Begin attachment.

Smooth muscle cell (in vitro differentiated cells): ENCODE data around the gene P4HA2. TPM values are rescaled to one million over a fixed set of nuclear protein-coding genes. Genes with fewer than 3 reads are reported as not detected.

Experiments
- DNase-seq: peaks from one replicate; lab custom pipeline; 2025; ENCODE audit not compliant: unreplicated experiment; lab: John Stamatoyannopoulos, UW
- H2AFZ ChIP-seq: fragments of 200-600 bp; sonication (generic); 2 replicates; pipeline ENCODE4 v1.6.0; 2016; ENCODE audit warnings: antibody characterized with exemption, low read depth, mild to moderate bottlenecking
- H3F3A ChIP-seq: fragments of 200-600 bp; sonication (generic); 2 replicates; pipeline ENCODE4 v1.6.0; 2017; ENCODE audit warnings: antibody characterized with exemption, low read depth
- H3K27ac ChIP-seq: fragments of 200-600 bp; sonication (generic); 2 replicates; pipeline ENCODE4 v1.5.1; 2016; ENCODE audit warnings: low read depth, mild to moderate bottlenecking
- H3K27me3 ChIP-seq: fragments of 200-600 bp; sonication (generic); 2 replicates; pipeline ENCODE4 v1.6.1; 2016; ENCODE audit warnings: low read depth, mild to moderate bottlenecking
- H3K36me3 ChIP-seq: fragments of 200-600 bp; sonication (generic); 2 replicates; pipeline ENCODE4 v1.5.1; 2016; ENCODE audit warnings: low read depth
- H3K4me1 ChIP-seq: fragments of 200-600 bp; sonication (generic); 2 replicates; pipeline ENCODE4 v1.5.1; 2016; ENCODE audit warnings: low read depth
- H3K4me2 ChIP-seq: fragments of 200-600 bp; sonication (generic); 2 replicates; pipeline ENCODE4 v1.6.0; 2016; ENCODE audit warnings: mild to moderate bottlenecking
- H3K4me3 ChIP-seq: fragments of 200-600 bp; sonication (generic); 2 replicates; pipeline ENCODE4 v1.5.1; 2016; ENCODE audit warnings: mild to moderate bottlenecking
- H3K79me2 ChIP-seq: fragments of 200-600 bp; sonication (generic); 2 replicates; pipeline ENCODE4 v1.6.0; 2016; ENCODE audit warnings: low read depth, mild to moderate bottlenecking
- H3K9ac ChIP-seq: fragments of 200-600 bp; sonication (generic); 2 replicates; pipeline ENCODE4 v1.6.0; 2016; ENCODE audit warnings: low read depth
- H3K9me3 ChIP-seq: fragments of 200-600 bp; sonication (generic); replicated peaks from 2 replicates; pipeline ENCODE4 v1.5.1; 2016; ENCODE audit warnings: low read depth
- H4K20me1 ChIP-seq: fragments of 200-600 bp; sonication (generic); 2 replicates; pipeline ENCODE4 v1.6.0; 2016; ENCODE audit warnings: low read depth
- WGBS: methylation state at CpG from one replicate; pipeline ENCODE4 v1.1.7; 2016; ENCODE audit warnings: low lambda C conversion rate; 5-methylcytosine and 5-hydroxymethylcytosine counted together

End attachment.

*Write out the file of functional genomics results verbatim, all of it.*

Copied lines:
Smooth muscle cell (in vitro differentiated cells): ENCODE data around the gene P4HA2. TPM values are rescaled to one million over a fixed set of nuclear protein-coding genes. Genes with fewer than 3 reads are reported as not detected.

Experiments
- DNase-seq: peaks from one replicate; lab custom pipeline; 2025; ENCODE audit not compliant: unreplicated experiment; lab: John Stamatoyannopoulos, UW
- H2AFZ ChIP-seq: fragments of 200-600 bp; sonication (generic); 2 replicates; pipeline ENCODE4 v1.6.0; 2016; ENCODE audit warnings: antibody characterized with exemption, low read depth, mild to moderate bottlenecking
- H3F3A ChIP-seq: fragments of 200-600 bp; sonication (generic); 2 replicates; pipeline ENCODE4 v1.6.0; 2017; ENCODE audit warnings: antibody characterized with exemption, low read depth
- H3K27ac ChIP-seq: fragments of 200-600 bp; sonication (generic); 2 replicates; pipeline ENCODE4 v1.5.1; 2016; ENCODE audit warnings: low read depth, mild to moderate bottlenecking
- H3K27me3 ChIP-seq: fragments of 200-600 bp; sonication (generic); 2 replicates; pipeline ENCODE4 v1.6.1; 2016; ENCODE audit warnings: low read depth, mild to moderate bottlenecking
- H3K36me3 ChIP-seq: fragments of 200-600 bp; sonication (generic); 2 replicates; pipeline ENCODE4 v1.5.1; 2016; ENCODE audit warnings: low read depth
- H3K4me1 ChIP-seq: fragments of 200-600 bp; sonication (generic); 2 replicates; pipeline ENCODE4 v1.5.1; 2016; ENCODE audit warnings: low read depth
- H3K4me2 ChIP-seq: fragments of 200-600 bp; sonication (generic); 2 replicates; pipeline ENCODE4 v1.6.0; 2016; ENCODE audit warnings: mild to moderate bottlenecking
- H3K4me3 ChIP-seq: fragments of 200-600 bp; sonication (generic); 2 replicates; pipeline ENCODE4 v1.5.1; 2016; ENCODE audit warnings: mild to moderate bottlenecking
- H3K79me2 ChIP-seq: fragments of 200-600 bp; sonication (generic); 2 replicates; pipeline ENCODE4 v1.6.0; 2016; ENCODE audit warnings: low read depth, mild to moderate bottlenecking
- H3K9ac ChIP-seq: fragments of 200-600 bp; sonication (generic); 2 replicates; pipeline ENCODE4 v1.6.0; 2016; ENCODE audit warnings: low read depth
- H3K9me3 ChIP-seq: fragments of 200-600 bp; sonication (generic); replicated peaks from 2 replicates; pipeline ENCODE4 v1.5.1; 2016; ENCODE audit warnings: low read depth
- H4K20me1 ChIP-seq: fragments of 200-600 bp; sonication (generic); 2 replicates; pipeline ENCODE4 v1.6.0; 2016; ENCODE audit warnings: low read depth
- WGBS: methylation state at CpG from one replicate; pipeline ENCODE4 v1.1.7; 2016; ENCODE audit warnings: low lambda C conversion rate; 5-methylcytosine and 5-hydroxymethylcytosine counted together